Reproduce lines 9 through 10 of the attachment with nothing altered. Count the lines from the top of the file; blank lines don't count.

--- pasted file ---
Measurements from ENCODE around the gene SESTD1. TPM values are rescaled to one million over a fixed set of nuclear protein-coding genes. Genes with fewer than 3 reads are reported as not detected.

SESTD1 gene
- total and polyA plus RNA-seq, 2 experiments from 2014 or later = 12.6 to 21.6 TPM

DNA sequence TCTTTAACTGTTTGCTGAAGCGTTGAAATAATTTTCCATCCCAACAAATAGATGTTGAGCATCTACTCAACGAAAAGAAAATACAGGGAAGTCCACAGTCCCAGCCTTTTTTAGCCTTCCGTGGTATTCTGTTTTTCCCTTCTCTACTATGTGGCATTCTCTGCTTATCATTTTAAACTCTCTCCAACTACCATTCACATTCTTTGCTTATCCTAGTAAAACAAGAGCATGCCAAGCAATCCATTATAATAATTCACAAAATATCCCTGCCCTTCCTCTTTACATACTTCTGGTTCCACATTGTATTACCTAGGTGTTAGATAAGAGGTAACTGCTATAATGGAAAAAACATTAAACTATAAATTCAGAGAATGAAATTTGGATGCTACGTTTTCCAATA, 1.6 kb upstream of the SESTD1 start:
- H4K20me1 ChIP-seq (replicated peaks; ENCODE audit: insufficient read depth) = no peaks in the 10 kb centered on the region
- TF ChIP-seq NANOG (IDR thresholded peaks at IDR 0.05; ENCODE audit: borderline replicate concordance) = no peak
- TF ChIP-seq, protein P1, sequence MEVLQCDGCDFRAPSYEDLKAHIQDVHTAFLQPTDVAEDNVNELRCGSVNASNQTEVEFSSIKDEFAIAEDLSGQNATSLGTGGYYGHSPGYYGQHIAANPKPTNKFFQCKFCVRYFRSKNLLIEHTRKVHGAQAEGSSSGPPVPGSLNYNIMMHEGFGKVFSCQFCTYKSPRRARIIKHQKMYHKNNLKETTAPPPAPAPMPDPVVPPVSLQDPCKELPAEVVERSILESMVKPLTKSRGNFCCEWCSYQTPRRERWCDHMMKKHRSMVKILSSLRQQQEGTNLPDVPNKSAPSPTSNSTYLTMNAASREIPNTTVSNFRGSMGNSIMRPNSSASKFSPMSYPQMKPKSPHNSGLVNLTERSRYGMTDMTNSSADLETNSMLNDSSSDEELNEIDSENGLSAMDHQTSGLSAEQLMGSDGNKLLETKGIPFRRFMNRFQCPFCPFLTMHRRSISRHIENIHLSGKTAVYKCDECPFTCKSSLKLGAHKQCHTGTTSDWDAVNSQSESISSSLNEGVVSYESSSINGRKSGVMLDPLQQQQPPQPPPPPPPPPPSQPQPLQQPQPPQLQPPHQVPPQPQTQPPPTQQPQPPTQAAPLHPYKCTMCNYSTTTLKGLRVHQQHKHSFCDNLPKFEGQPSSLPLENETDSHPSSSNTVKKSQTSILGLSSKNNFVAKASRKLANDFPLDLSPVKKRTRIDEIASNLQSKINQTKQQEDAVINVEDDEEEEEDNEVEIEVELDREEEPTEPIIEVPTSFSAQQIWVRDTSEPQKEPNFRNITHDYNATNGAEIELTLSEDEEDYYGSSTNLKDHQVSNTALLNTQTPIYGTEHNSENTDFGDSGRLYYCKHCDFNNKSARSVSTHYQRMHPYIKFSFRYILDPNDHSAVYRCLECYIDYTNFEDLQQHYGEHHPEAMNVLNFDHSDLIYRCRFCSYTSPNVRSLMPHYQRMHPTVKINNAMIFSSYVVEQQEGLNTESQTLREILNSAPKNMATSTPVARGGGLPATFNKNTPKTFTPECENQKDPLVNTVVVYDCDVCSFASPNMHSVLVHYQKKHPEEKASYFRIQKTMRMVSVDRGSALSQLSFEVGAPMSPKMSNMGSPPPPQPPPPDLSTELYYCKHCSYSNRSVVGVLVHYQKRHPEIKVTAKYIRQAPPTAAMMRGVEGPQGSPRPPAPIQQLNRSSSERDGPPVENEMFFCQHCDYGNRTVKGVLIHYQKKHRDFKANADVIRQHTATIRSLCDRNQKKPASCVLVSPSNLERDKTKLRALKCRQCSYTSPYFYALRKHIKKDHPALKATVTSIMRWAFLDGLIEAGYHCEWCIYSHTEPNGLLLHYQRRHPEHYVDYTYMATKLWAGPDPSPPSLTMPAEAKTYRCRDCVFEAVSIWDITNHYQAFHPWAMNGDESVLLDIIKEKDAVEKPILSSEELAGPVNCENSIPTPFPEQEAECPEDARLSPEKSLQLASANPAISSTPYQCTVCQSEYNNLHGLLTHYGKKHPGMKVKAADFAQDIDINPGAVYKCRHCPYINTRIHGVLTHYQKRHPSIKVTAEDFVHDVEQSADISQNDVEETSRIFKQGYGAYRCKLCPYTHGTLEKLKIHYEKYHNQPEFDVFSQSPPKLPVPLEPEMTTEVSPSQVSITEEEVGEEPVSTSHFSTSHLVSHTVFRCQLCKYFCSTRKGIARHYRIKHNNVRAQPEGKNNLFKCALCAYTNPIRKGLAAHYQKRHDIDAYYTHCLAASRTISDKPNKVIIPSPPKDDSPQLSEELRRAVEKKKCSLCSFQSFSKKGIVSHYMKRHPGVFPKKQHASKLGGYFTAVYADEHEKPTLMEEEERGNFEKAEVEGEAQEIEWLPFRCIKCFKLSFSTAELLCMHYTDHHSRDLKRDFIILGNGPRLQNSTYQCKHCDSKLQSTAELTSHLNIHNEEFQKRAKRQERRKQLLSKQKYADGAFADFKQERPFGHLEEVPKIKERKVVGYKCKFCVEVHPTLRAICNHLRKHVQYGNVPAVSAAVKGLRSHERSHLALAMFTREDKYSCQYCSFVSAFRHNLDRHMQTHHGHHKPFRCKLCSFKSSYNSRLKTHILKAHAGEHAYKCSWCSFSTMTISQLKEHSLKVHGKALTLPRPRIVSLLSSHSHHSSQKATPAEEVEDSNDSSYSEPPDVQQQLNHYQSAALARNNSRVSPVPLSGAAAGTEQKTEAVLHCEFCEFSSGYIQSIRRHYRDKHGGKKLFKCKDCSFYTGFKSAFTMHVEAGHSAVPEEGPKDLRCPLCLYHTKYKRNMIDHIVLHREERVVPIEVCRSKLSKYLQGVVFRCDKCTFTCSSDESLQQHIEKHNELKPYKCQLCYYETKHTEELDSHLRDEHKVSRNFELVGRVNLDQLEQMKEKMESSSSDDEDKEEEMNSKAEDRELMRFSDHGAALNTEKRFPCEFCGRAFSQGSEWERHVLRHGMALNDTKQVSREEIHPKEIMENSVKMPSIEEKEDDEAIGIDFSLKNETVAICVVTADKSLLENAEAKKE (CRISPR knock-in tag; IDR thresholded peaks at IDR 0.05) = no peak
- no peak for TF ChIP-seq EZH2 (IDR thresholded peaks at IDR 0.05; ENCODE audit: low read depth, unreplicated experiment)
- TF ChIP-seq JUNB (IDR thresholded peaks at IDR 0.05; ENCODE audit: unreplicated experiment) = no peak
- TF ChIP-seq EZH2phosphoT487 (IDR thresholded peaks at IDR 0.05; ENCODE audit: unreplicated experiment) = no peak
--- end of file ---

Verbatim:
- TF ChIP-seq JUNB (IDR thresholded peaks at IDR 0.05; ENCODE audit: unreplicated experiment) = no peak
- TF ChIP-seq EZH2phosphoT487 (IDR thresholded peaks at IDR 0.05; ENCODE audit: unreplicated experiment) = no peak